The Open Primary Study, which achieved consensus earlier this year by its membership, was added to the League's statewide positions. The aim of the study, which was headed by Orange County's Michele Levy, and took two years to complete, was to examine ways to increase voter participation in primary elections. It recommended "statewide use of an Open Primary election system that would allow for the broadest possible voter participation, including No Party and Minor Party affiliate voters."
Vikram Amar, dean of the University of Illinois College of Law, who spoke on the National Popular Vote Interstate Compact, said that slavery was the biggest single driver behind the Electoral College. Dr. Amar said that today the Electoral College benefits from just a handful of states. "It is a good moment in U.S. history to change the Electoral College rules," he said. "...we need a standard, national ballot."
Additionally, The League formally began their work as a coalition partner in the campaign to get the citizen initiative regarding Restoration of Former Felons Rights on the 2018 ballot and discussed their role in the Constitution Revision Commission process.
There were workshops, caucuses and meetings, as well as time to make friends, influence people and hear words of wisdom from the League's National President Chris Carson, Rick Christie, editorial page editor Palm Beach Post, former U.S. Sen. Bob Graham, D-Fl., and Chris Hand, the senator's co-author of "America The Owner's Manual."
Officers and Board Directors were also elected. Goodman, from Palm Beach County League, was re-elected as President for an additional 2 year term. The remaining Board elected are:
1st Vice President: Patti Brigham,
2nd Vice President: Cecile Scoon,
Secretary: Pat Drago,
Treasurer: Theresa Francis-Thomas
Board Members: Shawn Bartelt, Anna Eskamani, Lisa Hall, Julie Kessel, and Michele Levy.
Nominating Committee: LaVonne Grayson, Mary Gutierrez, and Maggie Fernandez
Special Session Over: A Wrap Up
Excerpted from WGCU's report on the final results of the 2017 Special Session of the Legislature:
The final day of the legislature’s brief special session played out the way many regular sessions do: last minute amendments, bills bouncing from chamber to chamber and sweeping deals secured at the eleventh hour. But once the votes were cast, the state’s Republican leaders put their bickering aside and met in the rotunda to congratulate one another.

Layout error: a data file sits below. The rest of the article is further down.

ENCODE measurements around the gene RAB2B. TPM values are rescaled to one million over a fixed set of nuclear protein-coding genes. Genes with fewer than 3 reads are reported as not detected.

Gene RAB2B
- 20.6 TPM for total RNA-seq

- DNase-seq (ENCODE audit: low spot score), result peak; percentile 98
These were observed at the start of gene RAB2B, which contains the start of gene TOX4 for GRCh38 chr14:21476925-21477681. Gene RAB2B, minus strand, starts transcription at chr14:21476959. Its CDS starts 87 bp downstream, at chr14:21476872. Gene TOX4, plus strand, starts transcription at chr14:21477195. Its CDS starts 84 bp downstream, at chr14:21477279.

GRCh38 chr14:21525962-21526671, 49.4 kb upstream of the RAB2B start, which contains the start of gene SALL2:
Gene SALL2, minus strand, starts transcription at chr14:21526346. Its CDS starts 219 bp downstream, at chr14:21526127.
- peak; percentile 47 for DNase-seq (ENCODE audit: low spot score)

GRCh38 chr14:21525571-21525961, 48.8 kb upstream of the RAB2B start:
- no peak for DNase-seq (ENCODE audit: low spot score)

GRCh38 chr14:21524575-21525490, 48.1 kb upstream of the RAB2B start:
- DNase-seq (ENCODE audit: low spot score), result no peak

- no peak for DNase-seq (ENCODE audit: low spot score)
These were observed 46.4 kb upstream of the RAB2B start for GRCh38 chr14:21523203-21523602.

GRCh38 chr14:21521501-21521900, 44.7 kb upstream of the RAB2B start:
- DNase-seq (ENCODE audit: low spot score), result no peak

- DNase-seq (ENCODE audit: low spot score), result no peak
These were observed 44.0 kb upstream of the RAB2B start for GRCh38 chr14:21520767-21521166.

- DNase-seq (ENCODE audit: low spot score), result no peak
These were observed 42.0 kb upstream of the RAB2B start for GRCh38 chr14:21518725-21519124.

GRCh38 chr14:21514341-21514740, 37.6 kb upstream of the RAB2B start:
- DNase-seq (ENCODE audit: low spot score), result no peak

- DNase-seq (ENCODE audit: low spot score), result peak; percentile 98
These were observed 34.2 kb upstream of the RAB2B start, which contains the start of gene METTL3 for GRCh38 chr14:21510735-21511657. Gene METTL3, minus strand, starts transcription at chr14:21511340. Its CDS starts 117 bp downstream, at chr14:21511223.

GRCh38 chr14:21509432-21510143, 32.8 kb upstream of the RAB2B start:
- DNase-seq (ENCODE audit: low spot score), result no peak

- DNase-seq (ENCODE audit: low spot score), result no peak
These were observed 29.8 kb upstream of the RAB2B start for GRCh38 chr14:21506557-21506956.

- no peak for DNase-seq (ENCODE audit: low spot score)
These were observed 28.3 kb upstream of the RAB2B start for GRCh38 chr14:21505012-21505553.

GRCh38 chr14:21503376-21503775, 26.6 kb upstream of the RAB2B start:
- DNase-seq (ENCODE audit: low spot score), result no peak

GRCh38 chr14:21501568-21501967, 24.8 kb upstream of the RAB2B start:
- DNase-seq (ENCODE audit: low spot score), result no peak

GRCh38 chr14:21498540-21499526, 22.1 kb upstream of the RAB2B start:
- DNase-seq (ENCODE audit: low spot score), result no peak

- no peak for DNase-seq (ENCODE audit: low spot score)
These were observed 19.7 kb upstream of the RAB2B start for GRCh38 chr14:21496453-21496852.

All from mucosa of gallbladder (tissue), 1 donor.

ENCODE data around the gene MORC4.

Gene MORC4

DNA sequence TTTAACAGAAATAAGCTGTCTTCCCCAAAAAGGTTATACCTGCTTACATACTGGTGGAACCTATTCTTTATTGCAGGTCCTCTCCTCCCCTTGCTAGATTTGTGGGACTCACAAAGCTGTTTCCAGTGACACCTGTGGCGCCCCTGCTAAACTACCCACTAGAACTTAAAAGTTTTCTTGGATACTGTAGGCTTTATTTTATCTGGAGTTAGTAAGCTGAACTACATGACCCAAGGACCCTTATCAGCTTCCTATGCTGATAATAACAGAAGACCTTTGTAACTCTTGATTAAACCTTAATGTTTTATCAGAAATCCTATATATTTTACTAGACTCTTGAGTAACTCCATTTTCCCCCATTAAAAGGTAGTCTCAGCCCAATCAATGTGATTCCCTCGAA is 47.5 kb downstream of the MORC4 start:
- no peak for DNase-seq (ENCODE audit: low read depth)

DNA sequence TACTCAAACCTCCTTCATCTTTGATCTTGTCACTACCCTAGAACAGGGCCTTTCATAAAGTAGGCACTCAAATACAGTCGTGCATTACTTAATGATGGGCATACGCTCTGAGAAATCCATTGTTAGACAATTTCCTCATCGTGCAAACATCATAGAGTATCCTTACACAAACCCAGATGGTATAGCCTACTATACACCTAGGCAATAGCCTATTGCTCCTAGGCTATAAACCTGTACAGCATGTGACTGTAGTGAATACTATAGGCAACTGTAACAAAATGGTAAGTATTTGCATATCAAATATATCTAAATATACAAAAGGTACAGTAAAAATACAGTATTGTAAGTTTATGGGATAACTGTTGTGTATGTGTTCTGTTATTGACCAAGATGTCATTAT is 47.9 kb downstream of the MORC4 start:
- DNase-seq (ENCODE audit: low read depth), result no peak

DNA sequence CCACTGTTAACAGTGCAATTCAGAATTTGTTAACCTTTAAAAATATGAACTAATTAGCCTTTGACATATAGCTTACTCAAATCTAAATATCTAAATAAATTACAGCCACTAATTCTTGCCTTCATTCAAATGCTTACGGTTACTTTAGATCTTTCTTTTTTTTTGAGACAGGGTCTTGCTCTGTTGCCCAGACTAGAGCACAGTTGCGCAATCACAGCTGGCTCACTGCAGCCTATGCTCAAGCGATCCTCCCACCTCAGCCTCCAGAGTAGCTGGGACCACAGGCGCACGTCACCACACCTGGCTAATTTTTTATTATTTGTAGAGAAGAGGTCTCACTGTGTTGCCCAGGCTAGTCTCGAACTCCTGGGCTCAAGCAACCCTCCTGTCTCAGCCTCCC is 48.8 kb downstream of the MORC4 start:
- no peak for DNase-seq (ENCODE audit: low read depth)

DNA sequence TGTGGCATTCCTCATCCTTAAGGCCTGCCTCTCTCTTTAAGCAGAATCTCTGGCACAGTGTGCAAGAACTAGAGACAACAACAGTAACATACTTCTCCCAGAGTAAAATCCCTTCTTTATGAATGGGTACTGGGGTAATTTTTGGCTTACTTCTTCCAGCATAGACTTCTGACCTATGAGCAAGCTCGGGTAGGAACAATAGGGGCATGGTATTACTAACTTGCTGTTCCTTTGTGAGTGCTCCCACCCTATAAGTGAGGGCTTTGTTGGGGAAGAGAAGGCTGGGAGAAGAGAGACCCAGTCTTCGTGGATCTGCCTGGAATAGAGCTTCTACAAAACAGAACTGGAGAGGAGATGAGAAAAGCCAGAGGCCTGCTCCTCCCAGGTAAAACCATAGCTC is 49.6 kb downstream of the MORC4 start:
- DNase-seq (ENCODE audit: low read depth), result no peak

“As you know,” Governor Rick Scott explained, “I called a special session because I believed that we should have more money for K-12 education, we should make sure we can market our state well, and we can make sure we continue to grow jobs.”
And lawmakers were willing to oblige. Visit Florida’s funding will jump from $25 to $76 million. Lawmakers approved an $85 million fund for infrastructure and job training. Per pupil spending will climb by $100. And in a bargain struck Friday, he even got money for the Herbert Hoover dike.
But to make it out of Tallahassee lawmakers had to notch wins of their own. On Thursday evening Senate President Joe Negron was livid over the governor and the House preparing to pay for the education increase with Senate projects vetoed from the budget.
But to make it out of Tallahassee lawmakers had to notch wins of their own. On Thursday evening Senate President Joe Negron was livid over the governor and the House preparing to pay for the education increase with Senate projects vetoed from the budget. Many of the vetoes Negron was worried about had to do with higher education, and Friday, he got a $60 million olive branch—covering nearly 20 projects at state colleges and universities.
Special Session Coming- Speak Out Now!
Below is an urgent message from Florida League of Women Voters President Pam Goodman. Act now to urge our Representatives to include funds for conservation!
3 out of 4 of YOU Voted for THIS:
In 2014, 75% of voters approved the Florida Water and Land Legacy Act to "Fund the Land Acquisition Trust Fund to acquire, restore, improve, and manage conservation lands."
YOU voted for our Legislature to preserve and protect Florida's natural resources. Florida Forever received zero funds in 2017 and 5% of historical funding in 2015 and 2016. Ask your legislators to fund Florida Forever with the vetoed monies in the special session June 7 - 9.
We ask that you call, email, and write your Florida senators and representatives asking them to properly fund protection of Florida's natural resources.
Follow the links provided for your Florida representative and senator contact information. Please act today!
President, LWV of Florida
Legislative Session Final Report
The 2017 Legislative Session is officially done, and the budget has gone to the Governor's desk. There are drastic changes to public education and reductions in spending per student.
Governor Rick Scott is bound to make a decision on the budget within the next few days. The League has called for the veto of this year's budget. In a letter to the Governor, League of Women Voters Florida President Pamela Goodman urged him to veto because of the reduced funding per student in our public schools, the zeroing out of the Florida Forever Fund that 75% of voters approved in 2014, and thelack of transparency in the process that enabled several last-minute bills and amendments without proper vetting.
The Governor has given a few indicators that he's looking to veto. Read more about his potential veto from the Miami Herald.
The bills highlighted within each priority are the ones that were seen most often throughout the session. For the complete list of what passed or failed from the bills we tracked, visit here. For an overview of the complete session, read more here from The Tampa Bay Times.